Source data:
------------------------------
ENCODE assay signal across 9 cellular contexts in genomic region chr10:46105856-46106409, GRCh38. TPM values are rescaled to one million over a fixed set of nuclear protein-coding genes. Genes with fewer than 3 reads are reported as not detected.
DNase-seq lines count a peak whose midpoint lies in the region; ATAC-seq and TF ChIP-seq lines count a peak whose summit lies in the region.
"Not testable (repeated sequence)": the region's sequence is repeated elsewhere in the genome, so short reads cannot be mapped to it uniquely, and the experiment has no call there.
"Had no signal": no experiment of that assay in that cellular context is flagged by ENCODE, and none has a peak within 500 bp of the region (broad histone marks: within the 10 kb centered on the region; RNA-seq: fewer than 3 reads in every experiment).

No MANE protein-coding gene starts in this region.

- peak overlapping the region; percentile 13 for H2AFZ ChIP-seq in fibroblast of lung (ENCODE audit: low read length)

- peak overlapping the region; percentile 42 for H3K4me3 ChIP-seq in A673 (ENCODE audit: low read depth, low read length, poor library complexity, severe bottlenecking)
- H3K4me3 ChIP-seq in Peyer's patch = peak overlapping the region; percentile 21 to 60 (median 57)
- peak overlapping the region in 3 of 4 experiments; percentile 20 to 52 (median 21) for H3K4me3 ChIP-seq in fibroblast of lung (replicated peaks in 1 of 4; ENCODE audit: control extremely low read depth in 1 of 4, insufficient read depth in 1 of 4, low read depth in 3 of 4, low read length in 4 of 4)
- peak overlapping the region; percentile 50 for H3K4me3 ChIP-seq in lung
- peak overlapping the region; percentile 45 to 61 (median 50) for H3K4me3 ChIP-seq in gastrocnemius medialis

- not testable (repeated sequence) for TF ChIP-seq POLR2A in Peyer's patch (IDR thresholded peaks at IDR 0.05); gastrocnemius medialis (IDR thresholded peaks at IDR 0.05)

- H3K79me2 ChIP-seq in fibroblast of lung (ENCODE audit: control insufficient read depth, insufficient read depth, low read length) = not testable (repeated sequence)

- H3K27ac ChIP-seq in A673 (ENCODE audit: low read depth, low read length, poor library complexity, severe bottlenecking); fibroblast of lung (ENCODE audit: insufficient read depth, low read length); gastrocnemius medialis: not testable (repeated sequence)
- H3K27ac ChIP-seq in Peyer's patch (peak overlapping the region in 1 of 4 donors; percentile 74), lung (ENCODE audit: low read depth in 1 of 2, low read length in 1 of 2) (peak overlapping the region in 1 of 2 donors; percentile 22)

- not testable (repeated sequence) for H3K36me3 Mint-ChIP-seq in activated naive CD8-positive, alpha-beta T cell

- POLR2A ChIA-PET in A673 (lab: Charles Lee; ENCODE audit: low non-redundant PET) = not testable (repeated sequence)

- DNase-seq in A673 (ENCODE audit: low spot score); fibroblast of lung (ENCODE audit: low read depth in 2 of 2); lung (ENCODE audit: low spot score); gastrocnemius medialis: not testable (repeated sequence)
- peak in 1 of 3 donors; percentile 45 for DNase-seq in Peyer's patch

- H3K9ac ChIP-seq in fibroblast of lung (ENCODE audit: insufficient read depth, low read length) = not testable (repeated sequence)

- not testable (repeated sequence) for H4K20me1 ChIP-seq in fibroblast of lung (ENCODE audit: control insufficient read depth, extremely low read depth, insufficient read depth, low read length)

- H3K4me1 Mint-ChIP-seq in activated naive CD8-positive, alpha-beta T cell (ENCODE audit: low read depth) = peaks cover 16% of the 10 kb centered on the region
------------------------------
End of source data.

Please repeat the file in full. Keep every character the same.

ENCODE assay signal across 9 cellular contexts in genomic region chr10:46105856-46106409, GRCh38. TPM values are rescaled to one million over a fixed set of nuclear protein-coding genes. Genes with fewer than 3 reads are reported as not detected.
DNase-seq lines count a peak whose midpoint lies in the region; ATAC-seq and TF ChIP-seq lines count a peak whose summit lies in the region.
"Not testable (repeated sequence)": the region's sequence is repeated elsewhere in the genome, so short reads cannot be mapped to it uniquely, and the experiment has no call there.
"Had no signal": no experiment of that assay in that cellular context is flagged by ENCODE, and none has a peak within 500 bp of the region (broad histone marks: within the 10 kb centered on the region; RNA-seq: fewer than 3 reads in every experiment).

No MANE protein-coding gene starts in this region.

- peak overlapping the region; percentile 13 for H2AFZ ChIP-seq in fibroblast of lung (ENCODE audit: low read length)

- peak overlapping the region; percentile 42 for H3K4me3 ChIP-seq in A673 (ENCODE audit: low read depth, low read length, poor library complexity, severe bottlenecking)
- H3K4me3 ChIP-seq in Peyer's patch = peak overlapping the region; percentile 21 to 60 (median 57)
- peak overlapping the region in 3 of 4 experiments; percentile 20 to 52 (median 21) for H3K4me3 ChIP-seq in fibroblast of lung (replicated peaks in 1 of 4; ENCODE audit: control extremely low read depth in 1 of 4, insufficient read depth in 1 of 4, low read depth in 3 of 4, low read length in 4 of 4)
- peak overlapping the region; percentile 50 for H3K4me3 ChIP-seq in lung
- peak overlapping the region; percentile 45 to 61 (median 50) for H3K4me3 ChIP-seq in gastrocnemius medialis

- not testable (repeated sequence) for TF ChIP-seq POLR2A in Peyer's patch (IDR thresholded peaks at IDR 0.05); gastrocnemius medialis (IDR thresholded peaks at IDR 0.05)

- H3K79me2 ChIP-seq in fibroblast of lung (ENCODE audit: control insufficient read depth, insufficient read depth, low read length) = not testable (repeated sequence)

- H3K27ac ChIP-seq in A673 (ENCODE audit: low read depth, low read length, poor library complexity, severe bottlenecking); fibroblast of lung (ENCODE audit: insufficient read depth, low read length); gastrocnemius medialis: not testable (repeated sequence)
- H3K27ac ChIP-seq in Peyer's patch (peak overlapping the region in 1 of 4 donors; percentile 74), lung (ENCODE audit: low read depth in 1 of 2, low read length in 1 of 2) (peak overlapping the region in 1 of 2 donors; percentile 22)

- not testable (repeated sequence) for H3K36me3 Mint-ChIP-seq in activated naive CD8-positive, alpha-beta T cell

- POLR2A ChIA-PET in A673 (lab: Charles Lee; ENCODE audit: low non-redundant PET) = not testable (repeated sequence)

- DNase-seq in A673 (ENCODE audit: low spot score); fibroblast of lung (ENCODE audit: low read depth in 2 of 2); lung (ENCODE audit: low spot score); gastrocnemius medialis: not testable (repeated sequence)
- peak in 1 of 3 donors; percentile 45 for DNase-seq in Peyer's patch

- H3K9ac ChIP-seq in fibroblast of lung (ENCODE audit: insufficient read depth, low read length) = not testable (repeated sequence)

- not testable (repeated sequence) for H4K20me1 ChIP-seq in fibroblast of lung (ENCODE audit: control insufficient read depth, extremely low read depth, insufficient read depth, low read length)

- H3K4me1 Mint-ChIP-seq in activated naive CD8-positive, alpha-beta T cell (ENCODE audit: low read depth) = peaks cover 16% of the 10 kb centered on the region